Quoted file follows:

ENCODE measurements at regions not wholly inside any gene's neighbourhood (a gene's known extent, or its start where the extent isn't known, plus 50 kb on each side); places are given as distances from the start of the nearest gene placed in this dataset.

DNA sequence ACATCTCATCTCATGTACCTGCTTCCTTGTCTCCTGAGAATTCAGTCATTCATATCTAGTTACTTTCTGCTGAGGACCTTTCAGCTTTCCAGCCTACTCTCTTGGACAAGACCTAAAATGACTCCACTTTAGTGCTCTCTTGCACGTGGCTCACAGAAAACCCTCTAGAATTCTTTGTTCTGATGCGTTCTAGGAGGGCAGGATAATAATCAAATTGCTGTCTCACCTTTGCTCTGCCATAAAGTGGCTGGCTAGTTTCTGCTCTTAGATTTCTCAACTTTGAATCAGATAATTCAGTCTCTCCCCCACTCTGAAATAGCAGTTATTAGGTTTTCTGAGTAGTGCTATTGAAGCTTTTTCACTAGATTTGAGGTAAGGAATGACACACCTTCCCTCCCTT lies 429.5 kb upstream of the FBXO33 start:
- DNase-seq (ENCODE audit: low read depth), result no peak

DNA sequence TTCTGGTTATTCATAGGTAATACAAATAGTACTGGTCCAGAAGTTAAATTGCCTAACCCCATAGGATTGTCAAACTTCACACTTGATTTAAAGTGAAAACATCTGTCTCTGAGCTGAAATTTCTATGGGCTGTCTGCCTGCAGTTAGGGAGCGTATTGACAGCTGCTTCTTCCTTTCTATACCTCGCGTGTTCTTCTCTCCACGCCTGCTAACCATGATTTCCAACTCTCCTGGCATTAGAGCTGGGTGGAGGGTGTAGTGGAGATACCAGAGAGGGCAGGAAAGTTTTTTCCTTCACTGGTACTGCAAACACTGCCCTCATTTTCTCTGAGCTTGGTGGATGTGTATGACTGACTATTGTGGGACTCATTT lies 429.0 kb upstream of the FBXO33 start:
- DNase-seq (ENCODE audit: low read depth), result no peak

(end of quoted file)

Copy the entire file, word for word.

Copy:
ENCODE measurements at regions not wholly inside any gene's neighbourhood (a gene's known extent, or its start where the extent isn't known, plus 50 kb on each side); places are given as distances from the start of the nearest gene placed in this dataset.

DNA sequence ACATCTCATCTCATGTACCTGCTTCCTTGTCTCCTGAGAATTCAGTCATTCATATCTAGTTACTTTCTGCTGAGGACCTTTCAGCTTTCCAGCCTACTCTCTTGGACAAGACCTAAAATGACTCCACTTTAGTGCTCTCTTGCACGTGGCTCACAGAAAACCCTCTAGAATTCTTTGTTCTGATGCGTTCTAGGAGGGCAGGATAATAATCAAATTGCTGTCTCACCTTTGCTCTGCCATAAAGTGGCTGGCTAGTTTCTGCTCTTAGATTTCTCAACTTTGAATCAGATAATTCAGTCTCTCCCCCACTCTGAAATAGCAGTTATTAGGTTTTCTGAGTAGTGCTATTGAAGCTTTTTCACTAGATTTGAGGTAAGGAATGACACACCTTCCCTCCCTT lies 429.5 kb upstream of the FBXO33 start:
- DNase-seq (ENCODE audit: low read depth), result no peak

DNA sequence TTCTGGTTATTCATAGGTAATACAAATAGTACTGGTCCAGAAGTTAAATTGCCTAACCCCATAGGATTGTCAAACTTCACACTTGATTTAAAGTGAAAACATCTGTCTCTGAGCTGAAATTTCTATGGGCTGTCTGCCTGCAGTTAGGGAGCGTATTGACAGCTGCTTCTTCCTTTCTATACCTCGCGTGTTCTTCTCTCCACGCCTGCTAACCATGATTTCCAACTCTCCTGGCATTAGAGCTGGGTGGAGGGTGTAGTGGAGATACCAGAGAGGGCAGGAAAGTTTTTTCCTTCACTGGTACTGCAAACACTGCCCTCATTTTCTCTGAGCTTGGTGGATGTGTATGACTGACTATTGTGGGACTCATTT lies 429.0 kb upstream of the FBXO33 start:
- DNase-seq (ENCODE audit: low read depth), result no peak